This was one of my more recent sipdowns. I purchased a 100g pouch of this tea when it was first listed back in the spring of 2018 and ended up storing it until I worked through many of the older teas I had. I finally got around to trying it a couple weeks ago and spent the better part of four or five days working my way through all of it. It had held up well in storage and struck me as an enjoyable enough Yunnan black tea, but I’ve had better. It seems that I always end up feeling this way about teas like this one.
I opted to prepare this tea gongfu style. After quickly rinsing 6 grams of loose tea leaves in 4 ounces of 194 F water, I started the session off with a 5 second infusion. This infusion was followed by 18 additional infusions. Steep times for these infusions were as follows: 7 seconds, 9 seconds, 12 seconds, 16 seconds, 20 seconds, 25 seconds, 30 seconds, 40 seconds, 50 seconds, 1 minute, 1 minute 15 seconds, 1 minute 30 seconds, 2 minutes, 3 minutes, 5 minutes, 7 minutes, 10 minutes, and 15 minutes.
Prior to the rinse, the dry tea leaves produced aromas of malt, raisin, dark chocolate, sugarcane, prune, cedar, and cinnamon that were underscored by a subtle scent of leather. After the rinse, I detected new roasted peanut and cooked green bean aromas. The first infusion brought out a baked bread aroma. In the mouth, the tea liquor expressed notes of malt, earth, baked bread, cream, cooked green beans, and dark chocolate that were balanced by subtler notes of cinnamon, roasted almond, roasted peanut, caramel, and raisin. The bulk of the subsequent infusions introduced aromas of earth, smoke, orange zest, marshmallow, roasted almond, and sweet potato. Stronger and more immediately apparent impressions of roasted almond, roasted peanut, caramel, and raisin expressed themselves in the mouth alongside notes of minerals, vanilla, sweet potato, sugarcane, marshmallow, and orange zest. I also detected hints of leather, cedar, smoke, prune, grass, honey, pear, and apple. Towards the end of the session, the tea liquor softened and settled, emphasizing lingering impressions of minerals, earth, malt, marshmallow, caramel, orange zest, and cooked green beans that were chased by fleeting hints of raisin, sugarcane, honey, grass, roasted almond, dark chocolate, vanilla, and baked bread.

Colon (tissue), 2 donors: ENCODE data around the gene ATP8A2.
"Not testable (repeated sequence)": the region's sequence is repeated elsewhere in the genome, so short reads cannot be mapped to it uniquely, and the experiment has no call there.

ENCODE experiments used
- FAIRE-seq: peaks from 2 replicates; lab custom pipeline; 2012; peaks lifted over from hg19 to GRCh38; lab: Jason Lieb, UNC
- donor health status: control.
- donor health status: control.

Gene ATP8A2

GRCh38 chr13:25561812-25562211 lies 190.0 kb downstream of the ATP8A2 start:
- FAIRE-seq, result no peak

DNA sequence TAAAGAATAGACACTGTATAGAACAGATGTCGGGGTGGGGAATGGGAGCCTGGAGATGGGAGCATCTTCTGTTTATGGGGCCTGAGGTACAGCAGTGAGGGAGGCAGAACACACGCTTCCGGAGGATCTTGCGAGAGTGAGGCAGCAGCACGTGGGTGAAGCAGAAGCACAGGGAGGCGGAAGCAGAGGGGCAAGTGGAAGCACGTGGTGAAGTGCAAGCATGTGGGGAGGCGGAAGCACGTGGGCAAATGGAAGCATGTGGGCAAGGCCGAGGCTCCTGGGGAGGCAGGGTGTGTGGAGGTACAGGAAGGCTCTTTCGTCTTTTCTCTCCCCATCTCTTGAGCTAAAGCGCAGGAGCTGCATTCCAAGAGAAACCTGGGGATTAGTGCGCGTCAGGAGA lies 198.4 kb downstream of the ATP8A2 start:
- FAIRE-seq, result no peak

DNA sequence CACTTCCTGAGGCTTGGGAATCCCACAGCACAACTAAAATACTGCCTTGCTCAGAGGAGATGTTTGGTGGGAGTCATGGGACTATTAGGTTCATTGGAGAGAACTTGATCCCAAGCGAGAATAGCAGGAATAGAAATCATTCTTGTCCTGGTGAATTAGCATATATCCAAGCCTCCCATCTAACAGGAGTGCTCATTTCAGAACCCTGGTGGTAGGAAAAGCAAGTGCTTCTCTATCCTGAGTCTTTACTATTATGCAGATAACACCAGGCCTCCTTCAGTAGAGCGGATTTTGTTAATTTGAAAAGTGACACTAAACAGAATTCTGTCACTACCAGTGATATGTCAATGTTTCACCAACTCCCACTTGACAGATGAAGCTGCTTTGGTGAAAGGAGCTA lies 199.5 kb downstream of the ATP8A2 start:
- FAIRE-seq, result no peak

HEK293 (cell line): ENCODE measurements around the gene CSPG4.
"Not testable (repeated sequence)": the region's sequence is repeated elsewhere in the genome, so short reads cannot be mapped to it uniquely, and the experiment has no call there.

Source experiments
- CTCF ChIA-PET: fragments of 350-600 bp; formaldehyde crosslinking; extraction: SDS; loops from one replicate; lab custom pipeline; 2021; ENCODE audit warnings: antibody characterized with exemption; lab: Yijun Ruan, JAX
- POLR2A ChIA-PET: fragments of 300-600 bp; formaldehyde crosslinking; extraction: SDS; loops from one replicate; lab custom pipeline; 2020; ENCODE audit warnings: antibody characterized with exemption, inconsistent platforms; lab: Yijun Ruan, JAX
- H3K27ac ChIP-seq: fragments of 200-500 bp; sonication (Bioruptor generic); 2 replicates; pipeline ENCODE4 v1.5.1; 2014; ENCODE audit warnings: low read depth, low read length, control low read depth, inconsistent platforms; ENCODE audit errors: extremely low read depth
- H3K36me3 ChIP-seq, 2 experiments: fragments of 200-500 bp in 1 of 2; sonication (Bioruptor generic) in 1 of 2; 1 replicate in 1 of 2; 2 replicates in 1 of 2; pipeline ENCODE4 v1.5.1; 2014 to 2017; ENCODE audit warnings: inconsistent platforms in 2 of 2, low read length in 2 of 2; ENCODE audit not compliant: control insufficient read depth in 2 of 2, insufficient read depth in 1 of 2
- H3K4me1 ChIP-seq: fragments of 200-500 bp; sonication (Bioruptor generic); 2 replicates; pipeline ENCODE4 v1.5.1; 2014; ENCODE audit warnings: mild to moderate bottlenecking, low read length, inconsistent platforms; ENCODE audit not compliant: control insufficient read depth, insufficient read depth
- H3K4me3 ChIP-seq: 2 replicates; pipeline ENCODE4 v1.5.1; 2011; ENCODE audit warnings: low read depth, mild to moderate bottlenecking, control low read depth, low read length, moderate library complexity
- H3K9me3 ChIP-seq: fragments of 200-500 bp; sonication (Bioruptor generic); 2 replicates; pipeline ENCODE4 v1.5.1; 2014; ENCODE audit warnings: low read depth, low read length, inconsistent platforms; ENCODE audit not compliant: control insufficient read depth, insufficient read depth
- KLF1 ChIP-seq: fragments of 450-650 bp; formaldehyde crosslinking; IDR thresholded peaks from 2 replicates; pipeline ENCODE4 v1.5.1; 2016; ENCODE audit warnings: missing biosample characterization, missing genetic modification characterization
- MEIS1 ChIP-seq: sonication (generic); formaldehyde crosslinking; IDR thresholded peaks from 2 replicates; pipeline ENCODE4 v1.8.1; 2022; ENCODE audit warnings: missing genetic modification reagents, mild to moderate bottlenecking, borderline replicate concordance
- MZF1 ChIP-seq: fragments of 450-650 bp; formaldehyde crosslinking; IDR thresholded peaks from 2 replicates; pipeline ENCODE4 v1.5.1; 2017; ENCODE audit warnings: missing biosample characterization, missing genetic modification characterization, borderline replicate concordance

This was not a bad Yunnan black tea overall, but I also felt that it was not particularly memorable or unique. I have tried numerous teas that were very similar to this one, so I was hoping for at least one enjoyable trait that would stand out enough to set this tea apart. Unfortunately, I failed to find that trait. This was an enjoyable Yunnan black tea, one that had more than enough depth and complexity to be satisfying, but it did not strike me as being anything truly special.
Flavors: Almond, Apple, Bread, Caramel, Cedar, Cinnamon, Cream, Dark Chocolate, Earth, Grass, Green Beans, Honey, Leather, Malt, Marshmallow, Mineral, Orange Zest, Peanut, Pear, Prune, Raisins, Smoke, Sugarcane, Sweet Potatoes, Vanilla